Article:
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  • Writer's pictureSam Wilks

Drone Technology: A New Frontier in Security Patrolling

We have always sought to extend our vision, to see beyond the immediately visible, to ascertain safety from the perches of our ancient towers and modern skyscrapers. And now, as if heeding some age-old call, we have taken to the skies once again—not with wings of flesh and bone, but with drones, forging ahead into the uncharted territories of security patrolling.

We remember the timeless essence of security—the deep-rooted instinct to protect, to preempt danger, and to ensure the sanctity of our personal and shared spaces. But how do we navigate this in an age where technology has equipped us with eyes in the sky?

As the terrain of threat changes, so must our vantage point. Drones offer us this new vantage point, a bird’s eye view that was once the preserve of the privileged few.

But with this new perspective comes new responsibility and effective security measures, which have highlighted the need for thoroughness and consistency. Drones, with their ability to continuously monitor vast expanses, resonate with this principle. They are tireless, unblinking, and ever-vigilant.

In my journey, training a myriad of security personnel, I have emphasized the delicate balance of technology and human intuition. Drones, in their sleek efficiency, provide the former. They can hover silently, capturing footage that reveals patterns, anomalies, and potential breaches. They can be our silent sentinels, hovering above our compounds, estates, and events. But they are not infallible.

Drones might capture footage, but it takes a trained human eye to interpret that footage and glean from it the subtle undertones of a potential threat or mischief. The drone is but an extension of our vision, and it requires the wisdom of our experience to give that vision meaning.

In the exploration of security dynamics, it was indicated that true security does not lie in mere observation but in understanding. A drone might observe an individual loitering near an establishment, but it is the trained security professional, perhaps one I've had the honour to guide, who understands the context and the potential implications.

As we embrace this airborne technological marvel, the musings on governance and regulation ring especially pertinent. The ethics of drone surveillance is a terrain we must navigate with caution. At what point does vigilant protection infringe upon personal freedoms? The skies, once a symbol of boundless freedom, could become, if we are not careful, an omnipresent eye that curtails that very freedom. You need a permit to land or use any kind of aircraft (including drones) in some parks or reserves in the Northern Territory (NT). The type of permit you need depends on if your activity is recreational or commercial. Recreational activities need an aircraft permit. This permit will allow you to fly in approved parks for 12 months. You can find out more about where you can fly below.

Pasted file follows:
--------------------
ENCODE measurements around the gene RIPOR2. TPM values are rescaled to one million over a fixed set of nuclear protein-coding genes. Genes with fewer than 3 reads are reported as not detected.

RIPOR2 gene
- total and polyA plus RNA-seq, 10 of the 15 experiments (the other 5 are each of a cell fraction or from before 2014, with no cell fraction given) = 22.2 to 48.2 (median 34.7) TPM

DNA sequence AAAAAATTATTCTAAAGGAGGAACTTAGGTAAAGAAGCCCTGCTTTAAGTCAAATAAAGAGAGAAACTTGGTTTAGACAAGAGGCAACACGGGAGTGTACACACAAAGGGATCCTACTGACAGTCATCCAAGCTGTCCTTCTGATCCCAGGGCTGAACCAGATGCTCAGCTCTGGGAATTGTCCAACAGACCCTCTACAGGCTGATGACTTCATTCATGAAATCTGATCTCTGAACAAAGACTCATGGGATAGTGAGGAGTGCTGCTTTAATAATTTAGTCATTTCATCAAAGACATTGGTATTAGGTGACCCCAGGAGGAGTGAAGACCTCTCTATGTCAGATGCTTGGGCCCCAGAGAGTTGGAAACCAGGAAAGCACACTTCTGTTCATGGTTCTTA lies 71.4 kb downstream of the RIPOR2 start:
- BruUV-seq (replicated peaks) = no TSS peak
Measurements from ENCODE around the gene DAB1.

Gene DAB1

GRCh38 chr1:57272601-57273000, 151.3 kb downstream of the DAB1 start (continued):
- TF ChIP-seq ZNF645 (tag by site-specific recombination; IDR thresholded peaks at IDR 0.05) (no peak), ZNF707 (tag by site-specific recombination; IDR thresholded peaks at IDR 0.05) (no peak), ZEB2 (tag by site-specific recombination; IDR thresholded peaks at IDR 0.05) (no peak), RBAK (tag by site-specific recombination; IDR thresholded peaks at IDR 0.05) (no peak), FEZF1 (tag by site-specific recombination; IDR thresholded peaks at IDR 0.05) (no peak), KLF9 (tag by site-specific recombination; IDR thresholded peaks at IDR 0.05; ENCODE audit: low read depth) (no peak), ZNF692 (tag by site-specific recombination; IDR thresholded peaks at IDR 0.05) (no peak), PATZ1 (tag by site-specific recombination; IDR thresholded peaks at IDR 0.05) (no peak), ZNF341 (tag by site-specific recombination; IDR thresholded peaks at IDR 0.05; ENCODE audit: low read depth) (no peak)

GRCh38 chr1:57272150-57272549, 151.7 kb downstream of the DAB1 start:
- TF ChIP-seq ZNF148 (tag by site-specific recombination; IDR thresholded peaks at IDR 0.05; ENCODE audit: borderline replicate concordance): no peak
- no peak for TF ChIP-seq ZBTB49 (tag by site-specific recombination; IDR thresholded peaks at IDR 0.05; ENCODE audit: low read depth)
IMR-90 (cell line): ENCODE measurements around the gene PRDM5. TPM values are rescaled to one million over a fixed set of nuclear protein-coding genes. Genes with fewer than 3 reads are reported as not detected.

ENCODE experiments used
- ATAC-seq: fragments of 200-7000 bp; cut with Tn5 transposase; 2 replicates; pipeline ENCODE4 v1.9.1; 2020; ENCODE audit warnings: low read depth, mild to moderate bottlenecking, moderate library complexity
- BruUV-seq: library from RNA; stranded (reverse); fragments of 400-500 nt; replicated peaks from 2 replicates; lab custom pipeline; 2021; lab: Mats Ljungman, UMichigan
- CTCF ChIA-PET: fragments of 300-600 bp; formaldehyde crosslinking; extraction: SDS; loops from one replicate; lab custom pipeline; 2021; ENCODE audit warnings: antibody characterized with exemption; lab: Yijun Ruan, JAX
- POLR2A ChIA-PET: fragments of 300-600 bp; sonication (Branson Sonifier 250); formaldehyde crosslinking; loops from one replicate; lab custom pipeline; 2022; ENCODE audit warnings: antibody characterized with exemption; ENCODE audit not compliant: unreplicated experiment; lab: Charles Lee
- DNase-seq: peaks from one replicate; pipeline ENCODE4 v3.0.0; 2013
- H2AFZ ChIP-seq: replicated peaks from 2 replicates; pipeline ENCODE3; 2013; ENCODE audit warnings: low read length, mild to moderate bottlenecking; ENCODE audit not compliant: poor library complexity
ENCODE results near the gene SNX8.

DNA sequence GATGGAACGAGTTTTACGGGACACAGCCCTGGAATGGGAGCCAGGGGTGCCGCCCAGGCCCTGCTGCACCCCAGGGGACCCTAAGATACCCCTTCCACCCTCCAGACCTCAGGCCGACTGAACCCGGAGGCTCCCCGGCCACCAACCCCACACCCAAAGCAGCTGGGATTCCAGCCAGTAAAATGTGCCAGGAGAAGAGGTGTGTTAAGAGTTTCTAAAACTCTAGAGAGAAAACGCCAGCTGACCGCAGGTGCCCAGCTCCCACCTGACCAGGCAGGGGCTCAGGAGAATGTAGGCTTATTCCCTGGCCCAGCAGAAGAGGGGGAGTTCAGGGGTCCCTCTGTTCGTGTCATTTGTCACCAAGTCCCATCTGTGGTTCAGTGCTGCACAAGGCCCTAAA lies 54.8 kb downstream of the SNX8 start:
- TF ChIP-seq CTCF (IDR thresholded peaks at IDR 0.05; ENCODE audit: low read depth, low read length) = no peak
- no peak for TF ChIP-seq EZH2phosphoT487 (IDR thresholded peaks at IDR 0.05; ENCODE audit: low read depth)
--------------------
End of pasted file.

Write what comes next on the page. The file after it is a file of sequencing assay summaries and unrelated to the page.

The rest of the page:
Commercial activities, including professional filming and photography, need a commerce and trade permit. $20 million in legal liability is a minimum requirement for a permit.

Drone technology, with all its potential, also beckons us to delve deep into our own understanding of privacy, responsibility, and restraint. Just because we can monitor, should we? Just because the skies are now accessible, should they be constantly patrolled?

There’s an inherent trust dynamic in security. Trust between those who protect and those who are protected. As we soar into this new frontier of drone patrolling, it becomes imperative to ensure that this trust is not eroded. Transparency in drone operations, clarity in their objectives, and respect for the privacy of individuals are all paramount.

In my several decades of experience and interaction with both seasoned and budding security professionals, one truth remains consistent: the tools of security, be they locks, cameras, or drones, are only as effective as the principles that guide their use. As we stand on the cusp of this drone-driven transformation in security patrolling, it is these principles that must guide us.

Drones, in all their technological splendor, offer a promise – a promise of enhanced security, of a broader vision, of a new dimension in protection. Yet, they also pose questions that challenge our ethics, our discretion, and our understanding of freedom.

As we embark upon this aerial odyssey, let us remember the age-old adages of our security predecessors. Let us wield this new tool with wisdom, guided not just by the cold precision of technology but by the warm, fallible, and ever-evolving human spirit. For in that balance, in that synergy, lies the true promise of a safer tomorrow. From the author.

The opinions and statements are those of Sam Wilks and do not necessarily represent whom Sam Consults or contracts to. Sam Wilks is a skilled and experienced Security Consultant with almost 3 decades of expertise in the fields of Real estate, Security, and the hospitality/gaming industry. His knowledge and practical experience have made him a valuable asset to many organizations looking to enhance their security measures and provide a safe and secure environment for their clients and staff.

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